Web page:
IP Address Definitions

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Common terms, definitions, and acronyms for IP address terminology.

The following is a list of definitions and short explanations for some commonly-used terms and acronyms on this site. Many of these terms refer to Internet and networking-related functions and protocols with which some may not be familiar.

ARIN

American Registry for Internet Numbers. A Regional Internet Registry (RIR) that manages IP address space allocation, transfer, and record maintenance, DNS, among other Internet related functions. The ARIN service region includes Canada, many Caribbean and North Atlantic islands, and the United States.

ARP

Address Resolution Protocol. A network protocol that is used to convert an IP addresses to physical addresses or MAC addresses. The protocol operates using a request and reply functionality and operates within a solitary network.

ccTLD

Country-Code Top Level Domain. An Internet top-level domain generally used or reserved for a country, a sovereign state, or a dependent territory. Every two-letter TLD is or originated as a ccTLD, including the recently public domains .co and .me.

DHCP

Dynamic Host Configuration Protocol. A network protocol used to allow devices on a network to communicate via Internet Protocol (IP). DHCP is used by most routers, and enables connected devices on the network to operate simultaneously while connected to the Internet.

DNS

Domain Name System or Domain Name Service. The method of converting human-readable domain names to IP addresses.

DNSBL

DNS-based Blackhole List. A list of IP addresses and domains that have been identified by malicious by one or more sources. The list provides security at the DNS level, providing an additional barrier of security for end-users.

DDNS

Dynamic Domain Name System/Service. DNS that is configured to periodically update without user intervention or maintenance. This provides static IP address functionality for dynamic IP addressing.

FTP

File Transfer Protocol. A network protocol that is used to transfer files over a network, such as the Internet. The default port for FTP is port 21 for most machines. One drawback to FTP is security, which is listed in RFC 2577.

gTLD

Generic Top-Level Domain. A type of top-level domain that is open for use for any purpose. gTLDs are maintained by the Internet Assigned Numbers Authority (IANA) for use in the DNS of the Internet.

HTTP

Hyper Text Transfer Protocol. The network protocol that is the foundation of data communication for the World Wide Web. The default port for HTTP is port 80.

IANA

Internet Assigned Numbers Authority. IANA is responsible for IP addressing and other Internet protocol resources.

IEEE

Institute of Electrical and Electronics Engineers. Pronounced “Eye-triple-E,” this organization is a technical community involving Internet professionals from around the world collaborating to promote technological advancement.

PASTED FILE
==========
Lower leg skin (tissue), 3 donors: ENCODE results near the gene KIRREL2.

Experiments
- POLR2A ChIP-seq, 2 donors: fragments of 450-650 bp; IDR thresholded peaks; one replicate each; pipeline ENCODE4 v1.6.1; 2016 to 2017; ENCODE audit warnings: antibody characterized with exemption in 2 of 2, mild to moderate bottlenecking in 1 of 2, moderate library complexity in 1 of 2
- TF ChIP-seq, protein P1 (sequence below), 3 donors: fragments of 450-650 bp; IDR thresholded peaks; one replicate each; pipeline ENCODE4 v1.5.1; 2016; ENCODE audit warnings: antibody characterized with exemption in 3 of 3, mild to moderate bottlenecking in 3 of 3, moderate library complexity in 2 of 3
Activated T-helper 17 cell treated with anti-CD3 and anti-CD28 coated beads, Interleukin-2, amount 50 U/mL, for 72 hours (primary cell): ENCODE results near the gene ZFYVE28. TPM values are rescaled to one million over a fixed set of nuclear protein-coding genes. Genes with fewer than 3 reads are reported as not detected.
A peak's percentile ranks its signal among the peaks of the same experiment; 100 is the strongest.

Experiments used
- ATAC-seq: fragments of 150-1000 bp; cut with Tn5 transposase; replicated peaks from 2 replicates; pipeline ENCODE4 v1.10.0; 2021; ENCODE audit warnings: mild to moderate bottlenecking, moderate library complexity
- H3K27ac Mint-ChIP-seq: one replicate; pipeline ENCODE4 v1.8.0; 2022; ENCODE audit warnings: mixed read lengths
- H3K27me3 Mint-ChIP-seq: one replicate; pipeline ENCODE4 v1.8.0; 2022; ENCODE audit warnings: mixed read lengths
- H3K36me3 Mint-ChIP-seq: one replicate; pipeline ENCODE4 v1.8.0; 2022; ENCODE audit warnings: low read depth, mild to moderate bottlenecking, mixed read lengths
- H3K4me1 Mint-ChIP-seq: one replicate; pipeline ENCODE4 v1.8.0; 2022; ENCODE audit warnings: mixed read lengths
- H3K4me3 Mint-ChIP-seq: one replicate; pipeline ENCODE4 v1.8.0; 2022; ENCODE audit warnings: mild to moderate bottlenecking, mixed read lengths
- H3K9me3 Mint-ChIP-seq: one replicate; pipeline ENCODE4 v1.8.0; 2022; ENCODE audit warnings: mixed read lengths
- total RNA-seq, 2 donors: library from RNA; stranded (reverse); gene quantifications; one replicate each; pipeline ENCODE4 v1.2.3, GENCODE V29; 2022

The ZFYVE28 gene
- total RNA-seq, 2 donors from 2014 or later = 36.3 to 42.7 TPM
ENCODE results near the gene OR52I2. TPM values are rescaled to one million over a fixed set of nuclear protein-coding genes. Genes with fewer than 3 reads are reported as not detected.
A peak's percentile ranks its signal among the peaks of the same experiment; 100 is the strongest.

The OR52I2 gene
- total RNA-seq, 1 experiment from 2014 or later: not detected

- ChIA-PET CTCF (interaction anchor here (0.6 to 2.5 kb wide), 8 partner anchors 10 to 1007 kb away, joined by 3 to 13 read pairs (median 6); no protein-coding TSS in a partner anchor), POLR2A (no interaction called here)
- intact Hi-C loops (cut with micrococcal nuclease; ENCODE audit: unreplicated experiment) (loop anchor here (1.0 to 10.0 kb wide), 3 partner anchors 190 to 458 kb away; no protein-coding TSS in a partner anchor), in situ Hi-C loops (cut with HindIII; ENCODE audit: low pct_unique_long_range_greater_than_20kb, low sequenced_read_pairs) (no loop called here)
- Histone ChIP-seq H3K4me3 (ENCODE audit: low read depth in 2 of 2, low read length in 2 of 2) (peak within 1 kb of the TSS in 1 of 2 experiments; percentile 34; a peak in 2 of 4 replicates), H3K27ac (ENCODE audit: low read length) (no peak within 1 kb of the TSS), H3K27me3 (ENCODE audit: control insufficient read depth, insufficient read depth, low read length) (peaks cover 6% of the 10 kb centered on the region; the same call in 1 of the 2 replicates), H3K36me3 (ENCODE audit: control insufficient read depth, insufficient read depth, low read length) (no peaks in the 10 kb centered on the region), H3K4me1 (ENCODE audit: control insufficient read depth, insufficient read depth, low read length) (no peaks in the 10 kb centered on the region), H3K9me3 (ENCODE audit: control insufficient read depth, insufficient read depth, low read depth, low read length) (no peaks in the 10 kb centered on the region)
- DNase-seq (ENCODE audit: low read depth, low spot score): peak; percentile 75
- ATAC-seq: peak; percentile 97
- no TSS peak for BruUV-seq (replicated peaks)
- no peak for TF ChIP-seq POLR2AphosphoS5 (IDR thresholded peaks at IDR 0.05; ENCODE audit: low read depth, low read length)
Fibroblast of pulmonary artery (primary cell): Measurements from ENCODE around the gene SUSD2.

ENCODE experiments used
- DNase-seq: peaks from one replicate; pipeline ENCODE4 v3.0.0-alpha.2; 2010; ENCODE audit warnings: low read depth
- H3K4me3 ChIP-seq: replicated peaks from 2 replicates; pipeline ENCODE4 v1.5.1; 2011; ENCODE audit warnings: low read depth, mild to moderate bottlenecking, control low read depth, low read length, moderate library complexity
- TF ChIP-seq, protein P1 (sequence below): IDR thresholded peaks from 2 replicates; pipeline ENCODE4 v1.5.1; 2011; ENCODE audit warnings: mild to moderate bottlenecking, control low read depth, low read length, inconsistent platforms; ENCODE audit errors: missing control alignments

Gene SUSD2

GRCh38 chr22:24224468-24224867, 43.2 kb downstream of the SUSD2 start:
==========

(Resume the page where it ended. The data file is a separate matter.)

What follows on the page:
ICANN

Internet Corporation for Assigned Names and Numbers. ICANN coordinates IANA functions as they pertain to the Domain Name System (DNS).

IETF

Internet Engineering Task Force. “The goal of the IETF is to make the Internet work better.” The IETF maintains documents that govern protocols and methods of organization on the Internet.

IMAP

Internet Message Access Protocol. IMAP is a protocol for e-mail retrieval. IMAP allows an e-mail client to access e-mail on a remote mail server. An example of IMAP functionality includes the ability of a smart phone to access one’s email from a built-in mail application.

IP

Internet Protocol.

IPv4

Internet Protocol Version 4. The fourth version of the Internet Protocol and the first of the IP versions to become widely used.

IPv6

Internet Protocol Version 6.The sixth version of the Internet Protocol, created to address the shortage in IP addresses under IPv4.

ISP

Internet Service Provider. A communications company that offers Internet connectivity as a service to consumers and businesses.

LAN

Local Area Network.

MAC

Media Access Control. A 48-bit address used to identify a network interface controller.

MIME

Multipurpose Internet Mail Extensions.

NIC

Network Interface Controller. A piece of hardware that provides an interface for electronic devices to connect to a network. Examples include a wireless network card or Ethernet controller.

NS

Name Server. A server responsible for maintaining DNS records, which point IP addresses to distinct domain names.

P2P

Peer to Peer. A networking model that involves the sharing of data or information across multiple clients.

POP

Post Office Protocol.

Port

An application-specific or process-specific connection to a network.

rDNS

Reverse Domain Name System. The resolution of IP addresses to domain names.

RFC

Request for Comments. Memorandums published and maintained by the Internet Engineering Task Force (IETF). RFCs are simply “technical and organizational notes about the Internet”. The RFCs contain information about many aspects of computer networking. Some aspects of networking that are recorded include protocols, procedures, programs, and concepts.

SMTP

Simple Mail Transport Protocol. See RFC 2821 – IETF.

SURBL

A list of websites that have appeared in unsolicited messages, or SPAM.

TCP

Transmission Control Protocol.

TLD

Top-Level Domain

UDP

User Datagram Protocol.

VLAN

Virtual Local Area Network

VPN

Virtual Private Network

WAN

Wide Area Network

WhoIs

Owner information of a domain name.

WWW

World Wide Web.